Strain of Drug-Resistant Staph Emerging in San Francisco, Study Finds
A drug-resistant strain of methicillin-resistant staphylococcus aureus, or MRSA, is appearing among men who have sex with men in San Francisco and Boston, according to a study published online in the journal Annals of Internal Medicine, the New York Times reports (Altman, New York Times, 1/15).
For the study, Binh Diep, a researcher at UC-San Francisco, and colleagues reviewed the charts of 183 people treated for MRSA at the San Francisco General Hospital's Positive Health Program, an outpatient program for HIV-positive people. They also reviewed the charts of an additional 130 people at Fenway Community Health clinic in Boston (Wall Street Journal, 1/15).
According to a statistical analysis based on ZIP codes, one in 588 people in San Francisco's Castro neighborhood, which has a large MSM population, is living with MRSA, compared with one in 3,800 people across San Francisco. The study also found that MSM in San Francisco were 13 times more likely than other city residents to contract MRSA (New York Times, 1/15).
Francoise Perdreau-Remington -- director of the molecular epidemiology lab at SFGH, where the strain was first identified -- said the strain has been found in 44 states and is beginning to spread through Europe (Russell, San Francisco Chronicle, 1/15).
The review found that MSM ages 18 to 35 were the most likely to have the infection (Chase, Wall Street Journal, 1/15). HIV-positive people "seem especially prone" to the infection, according to the Chronicle (San Francisco Chronicle, 1/15).
The study found MRSA spreads most often through anal intercourse but also can be spread through casual skin-to-skin contact or by touching contaminated surfaces. The most effective way to prevent skin-to-skin transmission of MRSA is to wash with soap and water, particularly after sex, the researchers said (New York Times, 1/15).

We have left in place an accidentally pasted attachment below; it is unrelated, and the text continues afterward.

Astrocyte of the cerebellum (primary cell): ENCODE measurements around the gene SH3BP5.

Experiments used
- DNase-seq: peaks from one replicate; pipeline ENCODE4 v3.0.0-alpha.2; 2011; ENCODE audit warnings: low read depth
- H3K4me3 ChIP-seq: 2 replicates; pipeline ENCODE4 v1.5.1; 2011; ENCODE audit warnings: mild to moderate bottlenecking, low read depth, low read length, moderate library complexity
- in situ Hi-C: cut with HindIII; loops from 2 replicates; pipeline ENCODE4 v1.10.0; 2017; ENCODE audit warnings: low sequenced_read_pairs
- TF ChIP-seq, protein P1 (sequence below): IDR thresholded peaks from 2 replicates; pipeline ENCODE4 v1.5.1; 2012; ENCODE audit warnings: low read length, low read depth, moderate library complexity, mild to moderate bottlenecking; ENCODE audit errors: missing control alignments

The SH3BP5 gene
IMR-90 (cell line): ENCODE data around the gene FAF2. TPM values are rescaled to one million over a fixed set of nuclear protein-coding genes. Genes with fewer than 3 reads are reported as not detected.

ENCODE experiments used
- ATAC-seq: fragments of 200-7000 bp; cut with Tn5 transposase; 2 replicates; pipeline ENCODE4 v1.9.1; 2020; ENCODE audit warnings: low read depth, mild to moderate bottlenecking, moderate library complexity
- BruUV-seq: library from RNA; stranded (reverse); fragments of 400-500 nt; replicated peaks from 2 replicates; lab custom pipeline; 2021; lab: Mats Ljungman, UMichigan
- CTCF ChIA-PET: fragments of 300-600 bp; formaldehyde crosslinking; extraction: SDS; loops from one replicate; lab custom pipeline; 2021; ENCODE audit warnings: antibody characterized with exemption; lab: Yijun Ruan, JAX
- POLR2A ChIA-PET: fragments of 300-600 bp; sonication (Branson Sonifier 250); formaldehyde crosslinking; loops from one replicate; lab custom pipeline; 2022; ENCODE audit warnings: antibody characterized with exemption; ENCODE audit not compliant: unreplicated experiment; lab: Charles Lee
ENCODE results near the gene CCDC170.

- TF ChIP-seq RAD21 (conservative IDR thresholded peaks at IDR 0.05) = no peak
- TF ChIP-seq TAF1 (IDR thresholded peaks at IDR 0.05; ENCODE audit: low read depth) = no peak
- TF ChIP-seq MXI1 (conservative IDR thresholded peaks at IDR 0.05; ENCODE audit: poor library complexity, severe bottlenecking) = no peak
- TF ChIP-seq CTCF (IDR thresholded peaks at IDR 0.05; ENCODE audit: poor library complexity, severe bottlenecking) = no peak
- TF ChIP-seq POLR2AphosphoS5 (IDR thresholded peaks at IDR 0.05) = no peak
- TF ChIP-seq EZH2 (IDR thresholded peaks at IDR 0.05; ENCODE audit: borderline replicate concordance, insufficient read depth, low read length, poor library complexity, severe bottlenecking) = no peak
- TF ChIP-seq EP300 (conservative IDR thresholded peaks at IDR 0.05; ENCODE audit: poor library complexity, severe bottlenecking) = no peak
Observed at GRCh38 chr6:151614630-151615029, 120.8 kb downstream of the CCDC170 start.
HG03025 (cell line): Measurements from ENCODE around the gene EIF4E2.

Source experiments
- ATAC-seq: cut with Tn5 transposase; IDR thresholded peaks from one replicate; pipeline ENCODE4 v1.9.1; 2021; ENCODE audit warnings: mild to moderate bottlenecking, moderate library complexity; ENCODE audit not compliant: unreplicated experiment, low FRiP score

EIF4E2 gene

According to the Chronicle, the strain, called USA300, is resistant to six major antibiotic classes (San Francisco Chronicle, 1/15). USA300 is resistant to two of the three alternative MRSA treatments recommended by CDC and the Infectious Diseases Society of America.
Henry Chambers, a study author and chief of infectious diseases at SFGH, said that the strain also is resistant to mupirocin, which has been "advocated for eradicating the strain from carriers" (New York Times, 1/15).
USA300 is "more virulent than standard staph," Shelly Gordon, an infectious disease specialist at California Pacific Medical Center in San Francisco, said. She added that emergency department physicians should test for drug resistance to avoid using the wrong antibiotic and fueling further resistance (Wall Street Journal, 1/15).
Diep added that "once" the strain "reaches the general population, it will be truly unstoppable. That's why we're trying to spread the message of prevention."
Chambers said that high antibiotic use is the "most important factor" that the new drug-resistant strain is appearing among MSM (Wall Street Journal, 1/15).
NPR's "All Things Considered" on Monday reported on the study. The segment includes comments from Steve Boswell, president and CEO of the Fenway Community Health Clinic, and Diep (Knox, "All Things Considered," NPR, 1/14).
Audio and a partial transcript of the segment, as well as expanded NPR coverage, are available online.
KQED's "Forum" on Wednesday was scheduled to include a discussion about the study. Scheduled guests included:
- Diep; and
- Sabin Russell, medical reporter for the Chronicle ("Forum" Web site, 1/16).
A broadcast schedule and additional details about the segment are available on the program's Web site. Audio of the segment will be available online after the broadcast. This is part of the California Healthline Daily Edition, a summary of health policy coverage from major news organizations. Sign up for an email subscription.